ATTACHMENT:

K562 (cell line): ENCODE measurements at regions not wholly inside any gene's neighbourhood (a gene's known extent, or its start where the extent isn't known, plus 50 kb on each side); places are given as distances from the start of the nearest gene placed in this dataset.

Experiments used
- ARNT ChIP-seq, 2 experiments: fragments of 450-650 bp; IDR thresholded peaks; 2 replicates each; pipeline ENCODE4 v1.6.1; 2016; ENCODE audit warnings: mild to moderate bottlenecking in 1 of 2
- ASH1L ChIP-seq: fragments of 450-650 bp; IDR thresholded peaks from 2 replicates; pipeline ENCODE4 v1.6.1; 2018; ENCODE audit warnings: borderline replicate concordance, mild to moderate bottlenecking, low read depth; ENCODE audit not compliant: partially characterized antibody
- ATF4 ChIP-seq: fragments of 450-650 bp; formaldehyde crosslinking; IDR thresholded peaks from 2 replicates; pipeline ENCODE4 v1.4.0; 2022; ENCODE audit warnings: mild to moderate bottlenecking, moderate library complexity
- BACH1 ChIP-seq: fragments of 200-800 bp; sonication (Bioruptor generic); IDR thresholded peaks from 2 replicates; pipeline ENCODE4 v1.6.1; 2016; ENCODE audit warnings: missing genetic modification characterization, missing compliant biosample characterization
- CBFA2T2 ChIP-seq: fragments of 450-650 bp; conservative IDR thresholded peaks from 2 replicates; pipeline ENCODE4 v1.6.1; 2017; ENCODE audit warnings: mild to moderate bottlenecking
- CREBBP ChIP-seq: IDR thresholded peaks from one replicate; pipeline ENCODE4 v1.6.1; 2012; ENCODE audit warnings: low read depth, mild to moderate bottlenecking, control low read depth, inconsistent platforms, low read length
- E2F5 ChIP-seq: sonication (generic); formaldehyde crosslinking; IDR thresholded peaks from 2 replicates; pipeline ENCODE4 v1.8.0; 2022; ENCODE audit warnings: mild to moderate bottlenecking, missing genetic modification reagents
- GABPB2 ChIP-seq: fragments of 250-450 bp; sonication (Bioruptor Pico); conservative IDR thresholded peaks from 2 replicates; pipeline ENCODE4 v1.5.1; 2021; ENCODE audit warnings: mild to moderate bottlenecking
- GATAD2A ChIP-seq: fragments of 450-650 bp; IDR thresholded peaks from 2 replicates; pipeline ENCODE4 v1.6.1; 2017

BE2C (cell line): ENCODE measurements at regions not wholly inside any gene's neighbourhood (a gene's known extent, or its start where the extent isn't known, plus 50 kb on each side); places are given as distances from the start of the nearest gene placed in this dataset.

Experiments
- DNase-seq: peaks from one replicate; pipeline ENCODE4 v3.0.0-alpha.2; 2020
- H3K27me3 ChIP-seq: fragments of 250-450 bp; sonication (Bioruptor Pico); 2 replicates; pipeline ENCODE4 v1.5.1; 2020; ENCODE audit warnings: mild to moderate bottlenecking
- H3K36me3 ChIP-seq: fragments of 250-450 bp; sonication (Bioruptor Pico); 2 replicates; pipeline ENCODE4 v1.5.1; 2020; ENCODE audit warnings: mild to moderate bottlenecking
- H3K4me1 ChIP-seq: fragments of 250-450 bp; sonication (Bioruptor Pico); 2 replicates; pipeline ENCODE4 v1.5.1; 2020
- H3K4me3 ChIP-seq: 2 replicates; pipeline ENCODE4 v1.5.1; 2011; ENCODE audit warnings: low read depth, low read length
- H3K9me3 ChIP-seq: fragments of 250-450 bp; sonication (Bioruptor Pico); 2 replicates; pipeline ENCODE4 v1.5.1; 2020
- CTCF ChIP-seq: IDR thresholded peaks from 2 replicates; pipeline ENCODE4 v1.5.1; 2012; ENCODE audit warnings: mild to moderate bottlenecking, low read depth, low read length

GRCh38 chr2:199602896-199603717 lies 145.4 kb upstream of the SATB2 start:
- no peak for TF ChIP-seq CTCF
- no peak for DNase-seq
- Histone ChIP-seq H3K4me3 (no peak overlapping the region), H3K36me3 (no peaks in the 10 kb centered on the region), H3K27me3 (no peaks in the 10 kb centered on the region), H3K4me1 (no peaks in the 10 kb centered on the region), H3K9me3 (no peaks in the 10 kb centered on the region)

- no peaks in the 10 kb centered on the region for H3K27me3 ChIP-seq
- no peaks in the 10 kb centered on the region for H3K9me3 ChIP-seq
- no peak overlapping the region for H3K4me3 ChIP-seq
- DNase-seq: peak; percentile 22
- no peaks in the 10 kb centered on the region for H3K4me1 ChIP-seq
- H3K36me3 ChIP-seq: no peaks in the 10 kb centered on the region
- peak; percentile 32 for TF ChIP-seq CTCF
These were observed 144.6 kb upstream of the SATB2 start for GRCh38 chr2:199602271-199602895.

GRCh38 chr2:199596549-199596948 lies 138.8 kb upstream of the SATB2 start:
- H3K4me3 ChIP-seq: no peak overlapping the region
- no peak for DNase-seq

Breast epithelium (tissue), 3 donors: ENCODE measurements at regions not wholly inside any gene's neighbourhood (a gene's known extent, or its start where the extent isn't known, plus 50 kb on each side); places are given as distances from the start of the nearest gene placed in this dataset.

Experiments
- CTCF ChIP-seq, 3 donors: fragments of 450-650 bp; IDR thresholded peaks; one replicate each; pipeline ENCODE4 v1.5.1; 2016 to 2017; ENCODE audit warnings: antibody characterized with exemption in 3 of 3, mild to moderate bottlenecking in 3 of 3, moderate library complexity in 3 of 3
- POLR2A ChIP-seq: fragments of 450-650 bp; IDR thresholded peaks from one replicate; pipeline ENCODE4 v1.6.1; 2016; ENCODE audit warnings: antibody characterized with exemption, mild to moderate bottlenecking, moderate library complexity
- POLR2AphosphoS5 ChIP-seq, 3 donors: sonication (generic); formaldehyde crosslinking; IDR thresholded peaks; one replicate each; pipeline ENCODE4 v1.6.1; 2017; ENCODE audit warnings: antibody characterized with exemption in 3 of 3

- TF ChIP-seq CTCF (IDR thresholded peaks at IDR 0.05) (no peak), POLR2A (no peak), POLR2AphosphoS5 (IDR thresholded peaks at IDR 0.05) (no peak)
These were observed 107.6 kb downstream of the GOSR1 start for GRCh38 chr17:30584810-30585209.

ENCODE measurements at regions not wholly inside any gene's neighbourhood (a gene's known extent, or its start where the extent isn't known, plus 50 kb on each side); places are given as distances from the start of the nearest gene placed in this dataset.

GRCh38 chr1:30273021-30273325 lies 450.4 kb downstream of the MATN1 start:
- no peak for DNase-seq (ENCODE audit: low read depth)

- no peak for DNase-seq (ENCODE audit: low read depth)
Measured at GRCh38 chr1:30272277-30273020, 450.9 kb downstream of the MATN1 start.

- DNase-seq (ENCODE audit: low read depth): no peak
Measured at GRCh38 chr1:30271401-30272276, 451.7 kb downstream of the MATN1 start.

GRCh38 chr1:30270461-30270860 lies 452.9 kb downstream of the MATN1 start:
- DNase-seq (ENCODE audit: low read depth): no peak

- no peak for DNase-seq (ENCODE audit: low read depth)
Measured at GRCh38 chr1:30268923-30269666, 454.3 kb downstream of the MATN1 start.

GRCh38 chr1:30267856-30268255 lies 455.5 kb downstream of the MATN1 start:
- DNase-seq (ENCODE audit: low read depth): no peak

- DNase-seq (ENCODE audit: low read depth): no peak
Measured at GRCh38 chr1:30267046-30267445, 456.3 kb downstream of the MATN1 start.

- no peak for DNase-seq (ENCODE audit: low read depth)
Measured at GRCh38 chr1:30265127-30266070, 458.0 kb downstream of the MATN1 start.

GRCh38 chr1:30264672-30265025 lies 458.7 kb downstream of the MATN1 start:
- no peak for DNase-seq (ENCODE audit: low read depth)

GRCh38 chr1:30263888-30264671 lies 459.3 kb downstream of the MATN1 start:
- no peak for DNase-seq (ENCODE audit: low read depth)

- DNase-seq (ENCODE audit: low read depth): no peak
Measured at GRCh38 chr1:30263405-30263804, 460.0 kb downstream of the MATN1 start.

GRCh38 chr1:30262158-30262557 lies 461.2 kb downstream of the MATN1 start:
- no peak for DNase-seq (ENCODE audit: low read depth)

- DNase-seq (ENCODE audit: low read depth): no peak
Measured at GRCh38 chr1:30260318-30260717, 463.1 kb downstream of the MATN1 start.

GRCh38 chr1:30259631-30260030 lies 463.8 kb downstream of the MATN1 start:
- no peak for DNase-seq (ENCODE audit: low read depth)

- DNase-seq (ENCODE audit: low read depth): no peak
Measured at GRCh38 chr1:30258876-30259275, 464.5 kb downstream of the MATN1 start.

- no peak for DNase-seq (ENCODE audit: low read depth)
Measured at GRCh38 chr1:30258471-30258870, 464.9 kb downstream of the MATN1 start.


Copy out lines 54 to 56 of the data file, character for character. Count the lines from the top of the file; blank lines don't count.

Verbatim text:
GRCh38 chr1:30267856-30268255 lies 455.5 kb downstream of the MATN1 start:
- DNase-seq (ENCODE audit: low read depth): no peak

- DNase-seq (ENCODE audit: low read depth): no peak